In developing the concept for the summer school, we discovered other links to the past in addition to the more obvious aspects of functional design and architecture.

Although we never found an actual quote that sums up Hannes Meyer’s campus design as “built education,” we came across this concept frequently. The idea that architecture can promote learning – i.e. that straightforward design is tantamount to opening the mind – is something that can be experienced throughout the building.

Another link to the past is more ephemeral – the idea of cooperation. In 1928, Hannes Meyer was acting head of the Bauhaus in Dessau. A committed Marxist, Meyer used this position to drastically re-envision the Bauhaus curriculum. Educational instruction was organized around the notion of the collective. Accordingly, the design for the Trade Union School was not his alone – Hans Wittwer, head of the building department, also played an essential role, and a number of other teachers and students were also involved in the design and construction process. The building is a product of the so-called “vertical brigades.”


While “brigade” is not our favorite word and we don’t fully believe in Meyer’s idea of the collective (nor that most literature only credits Meyer with the building’s design, minimizes Hans Wittwer’s role, and never mentions the names of students) the concept of a “vertical” educational system, where the boundaries between novices and experts are blurred, is nevertheless an important factor we hope to achieve with the selection of our teachers.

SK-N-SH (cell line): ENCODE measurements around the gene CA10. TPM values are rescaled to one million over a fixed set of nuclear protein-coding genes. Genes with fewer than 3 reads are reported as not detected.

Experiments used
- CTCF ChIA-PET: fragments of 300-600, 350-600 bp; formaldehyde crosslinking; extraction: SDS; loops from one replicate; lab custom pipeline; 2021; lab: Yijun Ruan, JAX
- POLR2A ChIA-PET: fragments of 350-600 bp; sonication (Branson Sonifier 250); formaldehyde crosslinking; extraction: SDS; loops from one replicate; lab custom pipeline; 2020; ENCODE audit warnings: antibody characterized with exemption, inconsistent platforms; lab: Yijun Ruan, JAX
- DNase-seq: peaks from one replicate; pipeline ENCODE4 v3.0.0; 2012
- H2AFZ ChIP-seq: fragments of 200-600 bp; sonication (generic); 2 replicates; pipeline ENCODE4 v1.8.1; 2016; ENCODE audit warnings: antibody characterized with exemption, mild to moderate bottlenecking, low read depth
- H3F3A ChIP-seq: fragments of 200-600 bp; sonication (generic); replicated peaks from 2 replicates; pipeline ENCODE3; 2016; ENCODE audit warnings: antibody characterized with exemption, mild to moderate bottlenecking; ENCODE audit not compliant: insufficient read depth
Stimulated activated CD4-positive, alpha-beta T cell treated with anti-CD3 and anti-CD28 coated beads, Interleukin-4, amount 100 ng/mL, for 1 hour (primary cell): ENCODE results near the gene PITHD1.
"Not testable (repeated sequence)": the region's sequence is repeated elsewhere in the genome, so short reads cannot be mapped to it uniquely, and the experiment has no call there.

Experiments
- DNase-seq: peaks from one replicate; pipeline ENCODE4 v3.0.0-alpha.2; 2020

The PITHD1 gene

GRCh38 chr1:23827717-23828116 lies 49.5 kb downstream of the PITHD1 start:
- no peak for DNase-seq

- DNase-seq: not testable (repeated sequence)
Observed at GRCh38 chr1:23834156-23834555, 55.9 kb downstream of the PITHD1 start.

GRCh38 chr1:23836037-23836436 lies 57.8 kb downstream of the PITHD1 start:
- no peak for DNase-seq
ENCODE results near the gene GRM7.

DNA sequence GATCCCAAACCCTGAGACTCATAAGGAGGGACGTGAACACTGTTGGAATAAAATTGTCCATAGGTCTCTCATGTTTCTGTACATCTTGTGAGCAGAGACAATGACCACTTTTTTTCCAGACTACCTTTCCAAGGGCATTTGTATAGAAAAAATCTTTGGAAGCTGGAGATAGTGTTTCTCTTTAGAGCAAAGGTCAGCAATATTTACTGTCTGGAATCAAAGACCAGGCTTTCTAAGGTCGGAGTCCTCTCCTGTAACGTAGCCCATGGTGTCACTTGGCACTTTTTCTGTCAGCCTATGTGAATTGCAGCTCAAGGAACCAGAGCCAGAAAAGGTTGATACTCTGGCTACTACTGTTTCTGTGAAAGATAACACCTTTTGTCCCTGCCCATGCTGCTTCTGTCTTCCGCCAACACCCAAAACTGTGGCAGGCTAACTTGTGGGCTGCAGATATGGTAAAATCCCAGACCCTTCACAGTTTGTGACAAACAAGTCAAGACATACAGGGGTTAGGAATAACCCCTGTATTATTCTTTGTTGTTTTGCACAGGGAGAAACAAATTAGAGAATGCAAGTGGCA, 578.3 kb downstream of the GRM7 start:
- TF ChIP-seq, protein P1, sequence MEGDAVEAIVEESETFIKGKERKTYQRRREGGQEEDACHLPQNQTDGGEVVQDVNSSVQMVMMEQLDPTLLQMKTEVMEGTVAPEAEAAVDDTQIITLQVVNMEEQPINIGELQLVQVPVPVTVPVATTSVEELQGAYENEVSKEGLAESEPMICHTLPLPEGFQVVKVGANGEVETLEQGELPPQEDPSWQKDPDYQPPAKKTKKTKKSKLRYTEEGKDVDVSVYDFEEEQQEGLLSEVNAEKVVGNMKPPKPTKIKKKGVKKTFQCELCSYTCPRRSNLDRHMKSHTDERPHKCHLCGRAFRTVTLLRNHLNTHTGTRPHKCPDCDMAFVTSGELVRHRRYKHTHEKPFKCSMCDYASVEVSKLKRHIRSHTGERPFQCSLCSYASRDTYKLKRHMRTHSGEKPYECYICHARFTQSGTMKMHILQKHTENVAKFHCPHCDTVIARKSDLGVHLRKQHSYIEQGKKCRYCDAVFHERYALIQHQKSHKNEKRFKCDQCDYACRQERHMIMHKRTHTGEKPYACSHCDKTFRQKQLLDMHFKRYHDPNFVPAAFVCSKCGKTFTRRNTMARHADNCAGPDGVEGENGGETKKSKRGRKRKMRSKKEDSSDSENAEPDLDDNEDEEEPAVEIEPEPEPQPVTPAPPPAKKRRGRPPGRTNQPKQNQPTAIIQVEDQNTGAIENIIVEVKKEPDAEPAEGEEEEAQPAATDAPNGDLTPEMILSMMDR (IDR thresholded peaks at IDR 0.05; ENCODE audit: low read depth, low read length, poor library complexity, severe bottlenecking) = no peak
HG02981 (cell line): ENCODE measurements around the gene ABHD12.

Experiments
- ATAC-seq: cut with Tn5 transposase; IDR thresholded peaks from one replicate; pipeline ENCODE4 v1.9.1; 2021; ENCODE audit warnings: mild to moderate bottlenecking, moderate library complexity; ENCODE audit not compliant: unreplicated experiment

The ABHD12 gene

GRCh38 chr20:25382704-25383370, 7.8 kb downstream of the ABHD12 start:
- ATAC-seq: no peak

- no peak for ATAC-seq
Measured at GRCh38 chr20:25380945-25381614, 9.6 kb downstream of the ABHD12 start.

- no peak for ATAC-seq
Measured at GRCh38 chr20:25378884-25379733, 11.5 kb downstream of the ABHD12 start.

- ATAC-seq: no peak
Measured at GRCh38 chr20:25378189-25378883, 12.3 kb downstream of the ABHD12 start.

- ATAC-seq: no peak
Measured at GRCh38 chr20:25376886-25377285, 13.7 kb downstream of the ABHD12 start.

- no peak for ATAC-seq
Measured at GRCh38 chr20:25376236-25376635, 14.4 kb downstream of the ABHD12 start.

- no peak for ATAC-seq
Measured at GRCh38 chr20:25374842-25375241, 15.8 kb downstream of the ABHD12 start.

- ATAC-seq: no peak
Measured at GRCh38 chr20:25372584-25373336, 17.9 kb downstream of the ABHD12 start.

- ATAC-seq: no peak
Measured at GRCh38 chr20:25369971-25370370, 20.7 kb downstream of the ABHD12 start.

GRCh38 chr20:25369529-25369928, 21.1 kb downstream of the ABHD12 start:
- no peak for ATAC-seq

The next link has to do with the end of the Bauhaus era in Germany. In 1932, the Nazi regime put an official end to the Bauhaus in Dessau. Meyer had been fired in 1930 and left Germany for Russia, but two Bauhaus emigrants are important here: Anni and Josef Albers. Anni Albers was the inventor and designer of the wall-covering material for the auditorium at the Trade Union School and her husband Josef Albers was head of Grundlehre [foundation course] during Meyers’ period at the Bauhaus. Both emigrated to the US and quickly brought the experimental ideas and teaching methods to a new place in Asheville, North Carolina – Black Mountain College. Founded by John A. Rice in 1933, Black Mountain College was conceived as a liberal arts school with an interdisciplinary approach to education. This was unprecedented at the time and it created an environment that spawned a revolution in the arts and sciences. Its vision of college as a community was a radical one.

While a revolution is not likely to take place during the span of our summer school, we intend to tap into this approach of our educational predecessors.

Additional reading material:
Collective – Annual Theme 2015 at the Bauhaus Foundation in Dessau
Anni Albers’ wall-covering material
Website of the Black Mountain College Museum and the Black Mountain Research website